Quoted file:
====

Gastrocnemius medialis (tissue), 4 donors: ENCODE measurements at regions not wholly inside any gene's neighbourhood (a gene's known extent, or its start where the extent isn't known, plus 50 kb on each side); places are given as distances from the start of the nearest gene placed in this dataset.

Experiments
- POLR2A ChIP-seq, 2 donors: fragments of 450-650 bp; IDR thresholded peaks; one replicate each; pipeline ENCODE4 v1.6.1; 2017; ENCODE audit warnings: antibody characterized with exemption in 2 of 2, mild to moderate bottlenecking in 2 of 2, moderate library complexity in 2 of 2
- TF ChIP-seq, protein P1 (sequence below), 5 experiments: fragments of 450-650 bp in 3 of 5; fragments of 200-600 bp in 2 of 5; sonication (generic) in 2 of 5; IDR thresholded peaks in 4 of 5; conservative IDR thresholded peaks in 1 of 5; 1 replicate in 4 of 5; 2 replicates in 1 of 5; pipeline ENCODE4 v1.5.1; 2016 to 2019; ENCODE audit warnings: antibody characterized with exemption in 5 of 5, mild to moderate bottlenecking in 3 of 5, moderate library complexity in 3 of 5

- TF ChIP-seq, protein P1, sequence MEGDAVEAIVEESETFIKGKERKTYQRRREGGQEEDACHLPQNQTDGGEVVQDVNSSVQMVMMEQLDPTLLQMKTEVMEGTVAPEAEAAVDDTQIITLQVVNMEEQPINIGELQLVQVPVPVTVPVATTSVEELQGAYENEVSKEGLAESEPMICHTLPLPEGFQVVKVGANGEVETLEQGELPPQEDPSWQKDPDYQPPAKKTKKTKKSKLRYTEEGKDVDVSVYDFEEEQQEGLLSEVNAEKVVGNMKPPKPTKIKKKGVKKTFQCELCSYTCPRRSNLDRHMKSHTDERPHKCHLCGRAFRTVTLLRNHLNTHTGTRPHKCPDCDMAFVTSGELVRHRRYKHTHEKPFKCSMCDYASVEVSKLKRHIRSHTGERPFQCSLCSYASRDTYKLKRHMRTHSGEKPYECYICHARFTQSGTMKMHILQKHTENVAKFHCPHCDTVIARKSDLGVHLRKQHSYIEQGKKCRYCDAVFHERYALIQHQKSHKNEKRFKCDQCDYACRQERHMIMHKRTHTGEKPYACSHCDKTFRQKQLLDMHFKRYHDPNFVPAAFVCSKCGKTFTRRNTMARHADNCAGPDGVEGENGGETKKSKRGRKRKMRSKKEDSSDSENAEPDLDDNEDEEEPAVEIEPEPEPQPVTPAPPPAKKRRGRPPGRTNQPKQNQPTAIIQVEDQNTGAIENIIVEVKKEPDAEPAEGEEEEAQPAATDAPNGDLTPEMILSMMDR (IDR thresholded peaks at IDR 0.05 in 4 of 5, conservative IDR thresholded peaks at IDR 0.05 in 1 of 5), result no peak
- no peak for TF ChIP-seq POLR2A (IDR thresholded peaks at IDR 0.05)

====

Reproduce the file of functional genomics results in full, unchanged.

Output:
Gastrocnemius medialis (tissue), 4 donors: ENCODE measurements at regions not wholly inside any gene's neighbourhood (a gene's known extent, or its start where the extent isn't known, plus 50 kb on each side); places are given as distances from the start of the nearest gene placed in this dataset.

Experiments
- POLR2A ChIP-seq, 2 donors: fragments of 450-650 bp; IDR thresholded peaks; one replicate each; pipeline ENCODE4 v1.6.1; 2017; ENCODE audit warnings: antibody characterized with exemption in 2 of 2, mild to moderate bottlenecking in 2 of 2, moderate library complexity in 2 of 2
- TF ChIP-seq, protein P1 (sequence below), 5 experiments: fragments of 450-650 bp in 3 of 5; fragments of 200-600 bp in 2 of 5; sonication (generic) in 2 of 5; IDR thresholded peaks in 4 of 5; conservative IDR thresholded peaks in 1 of 5; 1 replicate in 4 of 5; 2 replicates in 1 of 5; pipeline ENCODE4 v1.5.1; 2016 to 2019; ENCODE audit warnings: antibody characterized with exemption in 5 of 5, mild to moderate bottlenecking in 3 of 5, moderate library complexity in 3 of 5

- TF ChIP-seq, protein P1, sequence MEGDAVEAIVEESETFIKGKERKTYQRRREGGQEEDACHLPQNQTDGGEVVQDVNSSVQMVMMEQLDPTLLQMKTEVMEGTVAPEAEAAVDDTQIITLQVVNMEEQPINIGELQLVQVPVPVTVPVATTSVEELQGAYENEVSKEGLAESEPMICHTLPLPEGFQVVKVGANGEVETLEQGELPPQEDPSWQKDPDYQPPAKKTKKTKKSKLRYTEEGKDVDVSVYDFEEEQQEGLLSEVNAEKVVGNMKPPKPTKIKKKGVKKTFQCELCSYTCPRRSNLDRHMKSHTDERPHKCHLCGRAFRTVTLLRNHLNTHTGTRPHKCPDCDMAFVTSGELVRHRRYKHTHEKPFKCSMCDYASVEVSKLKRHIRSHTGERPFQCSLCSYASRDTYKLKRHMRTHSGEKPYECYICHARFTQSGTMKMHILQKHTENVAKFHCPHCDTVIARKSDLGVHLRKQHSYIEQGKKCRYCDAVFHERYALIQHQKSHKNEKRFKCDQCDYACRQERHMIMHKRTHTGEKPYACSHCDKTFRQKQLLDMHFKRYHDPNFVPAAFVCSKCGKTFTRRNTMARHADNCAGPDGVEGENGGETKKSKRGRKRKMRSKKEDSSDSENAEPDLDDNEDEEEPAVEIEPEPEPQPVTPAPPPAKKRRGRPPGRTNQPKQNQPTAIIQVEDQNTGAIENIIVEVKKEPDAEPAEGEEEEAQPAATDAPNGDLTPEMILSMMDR (IDR thresholded peaks at IDR 0.05 in 4 of 5, conservative IDR thresholded peaks at IDR 0.05 in 1 of 5), result no peak
- no peak for TF ChIP-seq POLR2A (IDR thresholded peaks at IDR 0.05)